Thuringia's premier Bodo Ramelow found harsh words for left-wing protesters. Never one to hold back, he lashed out at a group from his own side of the political spectrum over a contentious protest march.
Politicians are not usually known for their clear language. More often than not, they seem to prefer beating around the bush to being straightforward, for fear of being held to a certain statement later or offending potential voters. Not so Bodo Ramelow, premier of Thuringia in eastern Germany and the first-ever state premier from the Left Party.
"Your arrogance pisses me off," Ramelow said to protesters at an awards ceremony on Saturday. When he realized he was being filmed, he reached for the smartphone in question, at which point the video stops abruptly.
Aside from the unusual candidness, another surprising factor about the incident was the fact that the protesters came from the far-left "Antifa" movement. Antifa is short for "anti-fascist." Ideologically, the protesters were close to Ramelow's own party.
"The left wing of the Left Party does have a rather close relationship with Antifa," party researcher Torsten Oppelland, who is also a professor of political science at Jena University in Thuringia, told DW. "The abrasiveness and clarity of Ramelow in this situation were surprising."
So what happened to make Thuringia's premier so mad?
Contentious protest march
A couple of days earlier, Ramelow had taken to Twitter to criticize an event organized by several Antifa groups. The leftwing activists are calling for supporters to join them in a protest on May 5, Ascension Day, in the town of Bornhagen.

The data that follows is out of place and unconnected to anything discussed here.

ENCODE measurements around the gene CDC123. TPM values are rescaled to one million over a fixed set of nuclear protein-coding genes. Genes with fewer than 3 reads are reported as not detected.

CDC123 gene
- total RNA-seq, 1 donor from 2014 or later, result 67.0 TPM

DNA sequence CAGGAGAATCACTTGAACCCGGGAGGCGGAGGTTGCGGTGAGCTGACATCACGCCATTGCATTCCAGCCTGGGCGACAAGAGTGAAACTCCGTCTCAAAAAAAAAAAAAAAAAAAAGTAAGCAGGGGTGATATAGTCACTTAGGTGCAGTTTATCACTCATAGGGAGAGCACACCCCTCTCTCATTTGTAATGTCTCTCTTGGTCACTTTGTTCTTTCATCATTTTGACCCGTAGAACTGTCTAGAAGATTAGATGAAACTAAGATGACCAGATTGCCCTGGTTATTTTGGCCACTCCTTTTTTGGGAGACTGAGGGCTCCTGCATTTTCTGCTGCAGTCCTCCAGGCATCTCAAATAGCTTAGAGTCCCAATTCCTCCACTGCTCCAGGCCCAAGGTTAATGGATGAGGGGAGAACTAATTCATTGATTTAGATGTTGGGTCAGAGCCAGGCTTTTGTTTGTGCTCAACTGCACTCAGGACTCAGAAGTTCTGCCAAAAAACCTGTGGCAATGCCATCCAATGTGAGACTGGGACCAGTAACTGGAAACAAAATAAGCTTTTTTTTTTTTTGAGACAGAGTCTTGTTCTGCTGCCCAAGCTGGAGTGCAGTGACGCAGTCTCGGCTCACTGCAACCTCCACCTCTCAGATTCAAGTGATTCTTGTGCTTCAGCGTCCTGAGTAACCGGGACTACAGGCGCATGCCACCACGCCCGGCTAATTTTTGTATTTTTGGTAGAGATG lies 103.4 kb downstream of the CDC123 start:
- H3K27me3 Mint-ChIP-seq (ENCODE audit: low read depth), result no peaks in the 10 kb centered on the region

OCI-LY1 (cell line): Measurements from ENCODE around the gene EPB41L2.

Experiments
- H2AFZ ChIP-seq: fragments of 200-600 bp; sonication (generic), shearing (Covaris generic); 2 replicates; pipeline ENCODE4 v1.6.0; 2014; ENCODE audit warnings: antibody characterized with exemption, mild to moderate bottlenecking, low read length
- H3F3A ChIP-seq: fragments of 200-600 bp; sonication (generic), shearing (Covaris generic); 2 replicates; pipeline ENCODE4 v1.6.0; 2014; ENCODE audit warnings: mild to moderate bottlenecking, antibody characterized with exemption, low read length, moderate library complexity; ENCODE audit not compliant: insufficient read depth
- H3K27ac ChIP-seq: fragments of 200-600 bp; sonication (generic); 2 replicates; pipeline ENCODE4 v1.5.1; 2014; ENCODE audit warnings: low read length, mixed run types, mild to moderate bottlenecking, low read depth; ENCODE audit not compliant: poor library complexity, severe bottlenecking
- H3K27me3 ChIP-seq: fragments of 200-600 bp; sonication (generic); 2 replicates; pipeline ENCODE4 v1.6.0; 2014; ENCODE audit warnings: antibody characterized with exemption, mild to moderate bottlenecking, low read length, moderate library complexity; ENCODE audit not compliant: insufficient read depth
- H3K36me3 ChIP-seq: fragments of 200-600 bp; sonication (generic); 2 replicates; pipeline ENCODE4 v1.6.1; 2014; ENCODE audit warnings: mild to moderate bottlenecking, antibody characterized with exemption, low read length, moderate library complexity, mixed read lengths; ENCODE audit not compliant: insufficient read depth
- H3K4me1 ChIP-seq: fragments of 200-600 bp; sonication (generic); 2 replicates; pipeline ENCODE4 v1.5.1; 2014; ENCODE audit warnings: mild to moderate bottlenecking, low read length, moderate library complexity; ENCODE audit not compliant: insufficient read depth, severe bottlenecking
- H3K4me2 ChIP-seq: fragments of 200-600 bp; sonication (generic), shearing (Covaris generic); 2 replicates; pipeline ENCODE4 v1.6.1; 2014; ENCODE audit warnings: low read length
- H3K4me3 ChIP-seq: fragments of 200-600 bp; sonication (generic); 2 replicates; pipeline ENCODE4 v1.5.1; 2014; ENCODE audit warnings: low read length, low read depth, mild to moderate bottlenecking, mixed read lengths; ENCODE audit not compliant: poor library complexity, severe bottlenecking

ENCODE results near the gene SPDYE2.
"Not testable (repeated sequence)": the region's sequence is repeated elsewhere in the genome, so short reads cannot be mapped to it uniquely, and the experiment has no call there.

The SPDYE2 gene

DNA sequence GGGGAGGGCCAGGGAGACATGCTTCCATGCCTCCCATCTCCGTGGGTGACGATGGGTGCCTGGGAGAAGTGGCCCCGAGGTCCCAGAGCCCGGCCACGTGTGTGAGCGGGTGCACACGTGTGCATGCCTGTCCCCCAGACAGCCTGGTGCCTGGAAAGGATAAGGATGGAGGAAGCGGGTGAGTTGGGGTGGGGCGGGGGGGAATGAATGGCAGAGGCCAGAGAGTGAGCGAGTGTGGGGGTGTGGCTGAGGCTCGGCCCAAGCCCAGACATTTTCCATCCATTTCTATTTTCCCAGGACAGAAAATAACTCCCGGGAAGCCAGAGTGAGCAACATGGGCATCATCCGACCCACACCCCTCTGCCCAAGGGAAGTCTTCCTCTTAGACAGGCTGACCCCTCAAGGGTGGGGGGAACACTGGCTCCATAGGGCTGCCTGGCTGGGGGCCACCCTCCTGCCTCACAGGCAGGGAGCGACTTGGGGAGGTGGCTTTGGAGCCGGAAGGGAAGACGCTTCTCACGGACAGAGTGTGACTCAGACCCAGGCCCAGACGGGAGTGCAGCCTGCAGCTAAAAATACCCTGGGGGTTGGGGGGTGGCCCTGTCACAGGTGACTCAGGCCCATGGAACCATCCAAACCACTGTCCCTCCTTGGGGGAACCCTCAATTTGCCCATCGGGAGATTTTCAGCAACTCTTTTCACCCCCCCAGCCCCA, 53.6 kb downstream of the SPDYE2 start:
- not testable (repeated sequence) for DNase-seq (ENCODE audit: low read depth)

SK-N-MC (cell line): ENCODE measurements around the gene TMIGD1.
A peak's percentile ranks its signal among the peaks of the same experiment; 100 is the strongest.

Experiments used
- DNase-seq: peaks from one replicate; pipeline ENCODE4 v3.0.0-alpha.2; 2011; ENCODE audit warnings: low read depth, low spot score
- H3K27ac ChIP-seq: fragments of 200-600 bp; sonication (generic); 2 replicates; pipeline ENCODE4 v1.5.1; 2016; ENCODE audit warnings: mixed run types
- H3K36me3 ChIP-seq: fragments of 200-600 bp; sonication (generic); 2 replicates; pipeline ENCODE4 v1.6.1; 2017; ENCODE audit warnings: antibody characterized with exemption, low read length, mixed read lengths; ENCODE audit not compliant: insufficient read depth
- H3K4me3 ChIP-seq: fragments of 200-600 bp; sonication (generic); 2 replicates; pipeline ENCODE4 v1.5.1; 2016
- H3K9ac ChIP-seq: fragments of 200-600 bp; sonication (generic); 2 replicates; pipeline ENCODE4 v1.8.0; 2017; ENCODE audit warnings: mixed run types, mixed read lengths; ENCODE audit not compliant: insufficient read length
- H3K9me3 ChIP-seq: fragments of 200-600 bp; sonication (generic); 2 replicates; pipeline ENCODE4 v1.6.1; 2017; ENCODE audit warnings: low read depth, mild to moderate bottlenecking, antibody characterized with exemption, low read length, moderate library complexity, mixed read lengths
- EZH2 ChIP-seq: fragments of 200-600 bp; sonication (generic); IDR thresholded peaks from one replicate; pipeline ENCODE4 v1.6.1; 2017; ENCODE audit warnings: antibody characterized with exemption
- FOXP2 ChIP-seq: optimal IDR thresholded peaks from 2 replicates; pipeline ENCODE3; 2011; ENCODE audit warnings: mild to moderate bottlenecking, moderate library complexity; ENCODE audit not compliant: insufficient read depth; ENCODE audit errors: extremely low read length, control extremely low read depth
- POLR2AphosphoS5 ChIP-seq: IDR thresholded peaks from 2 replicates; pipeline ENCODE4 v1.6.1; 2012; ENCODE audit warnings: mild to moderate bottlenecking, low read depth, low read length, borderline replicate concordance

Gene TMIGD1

The village in Thuringia only has around 300 residents. One of them is the head of Thuringia's chapter of the rightwing-populist AfD ("Alternative für Deutschland" or Alternative for Germany), Björn Höcke. Organizers named the upcoming protest in Bornhagen "Straight to hell" and are not holding back about their plans for May 5.
"Let's ruin the holiday fun of Thuringia's AfD chief and his voters with our sheer presence and tell them: Go straight to hell!" reads a call to action that has been posted online.
Höcke has said the planned protest is an attack on his privacy - and Ramelow agrees with him, even though the AfD is about as far away from the Left Party as you can get.
"Those are Nazi methods," the state premier tweeted. "Why do these people stoop to the level of racists?"
The anti-fascists were outraged at the comparisons and approached Ramelow at the awards ceremony last weekend where the now infamous video was recorded.
Thuringia's government spokesman Günter Kolodziej said that the protestors took advantage of the event and its hosts "to propagate their strange and false slogans." He added that they "harassed" Ramelow in a manner that was completely inappropriate.
Insulting former heads of state
While some have criticized the premier's word choice, others are supporting his clear stance.
"We have to give the premier credit for not trying to ingratiate himself to his potential clientele," party researcher Oppelland said. "Instead, he pushed back, in line with basic principles. And he's completely right. Hosting a protest in such a village is aimed not at a policy but at the person behind it."
Ramelow is known for expressing himself in a way that's unusual for a politician. He once called former Italian Prime Minister Silvio Berlusconi a "dirty ass," and was promptly rebuked by politicians from Chancellor Angela Merkel's conservative CDU.
The sad tale of Tröglitz' mayor
When Ramelow linked Antifa's planned Bornhagen protest march to Nazi methods, he called to mind an incident that occurred last spring.
In March 2015, the neo-Nazi party NPD announced a rally in front of Markus Nierth's house. Nierth was the independent district mayor of Tröglitz, a small town in the eastern German state of Saxony-Anhalt. He had worked hard to convince his citizens that accepting and integrating refugees was a good idea and was countered by NPD politicians at every turn.
When he got no support in stopping the rally in front of the house where he lives with his wife and seven children, Nierth finally gave up and resigned.